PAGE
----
Remote sensing has helped the government analyse the clearing of native vegetation in New South Wales, according to a report from the NSW Department of Environment, Climate Change and Water.
Information on all activities are gathered by aerial photographs and satellite imagery, and then checked against known legal projects such as routine agricultural management or clearing of regrowth.
When illegal clearing is identified the department chooses whether to prosecute, issue penalty notices, stop work orders, provide remedial directions, issue notices to produce information, or issue warning and advisory letters.
High-resolution SPOT5 imagery is analysed alongside Landsat 5 TM and Landsat 7 EM+ imagery.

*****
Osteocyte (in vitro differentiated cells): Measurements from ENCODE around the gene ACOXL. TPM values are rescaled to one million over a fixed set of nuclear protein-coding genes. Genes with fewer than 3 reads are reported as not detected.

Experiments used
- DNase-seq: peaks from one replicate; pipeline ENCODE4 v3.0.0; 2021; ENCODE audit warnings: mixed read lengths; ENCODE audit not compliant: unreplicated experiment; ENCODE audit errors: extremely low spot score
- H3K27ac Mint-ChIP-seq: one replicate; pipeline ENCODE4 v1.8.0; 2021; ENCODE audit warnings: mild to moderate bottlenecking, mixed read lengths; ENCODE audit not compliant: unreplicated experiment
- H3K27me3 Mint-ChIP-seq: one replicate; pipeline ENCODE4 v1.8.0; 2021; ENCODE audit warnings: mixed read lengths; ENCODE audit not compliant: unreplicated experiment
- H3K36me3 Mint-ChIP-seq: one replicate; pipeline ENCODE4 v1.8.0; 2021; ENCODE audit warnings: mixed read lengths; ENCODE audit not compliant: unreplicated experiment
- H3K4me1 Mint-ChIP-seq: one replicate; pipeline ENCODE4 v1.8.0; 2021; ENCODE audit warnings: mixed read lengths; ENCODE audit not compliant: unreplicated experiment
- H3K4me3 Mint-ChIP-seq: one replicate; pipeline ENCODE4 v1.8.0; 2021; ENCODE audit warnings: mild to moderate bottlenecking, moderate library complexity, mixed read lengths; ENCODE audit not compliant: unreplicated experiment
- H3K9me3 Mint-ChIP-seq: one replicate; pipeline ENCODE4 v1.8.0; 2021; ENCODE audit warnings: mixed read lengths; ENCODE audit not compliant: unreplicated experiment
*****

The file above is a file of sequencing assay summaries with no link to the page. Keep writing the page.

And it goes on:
New South Wales Institution of Surveyors president Grahame Wallis said the technology had transformed the surveying sector, but a skills shortage was now looming.
“Eye-in-the-sky technologies are proving particularly effective at spotting potential illegal clearing and are important tools in land-clearing investigations,” he said.
"Surveying has been transformed by technology and demand for people who have the geospatial skills to understand this technology and to develop it further is now so huge that we’re facing a real shortfall of professionals in the field, especially from country areas.”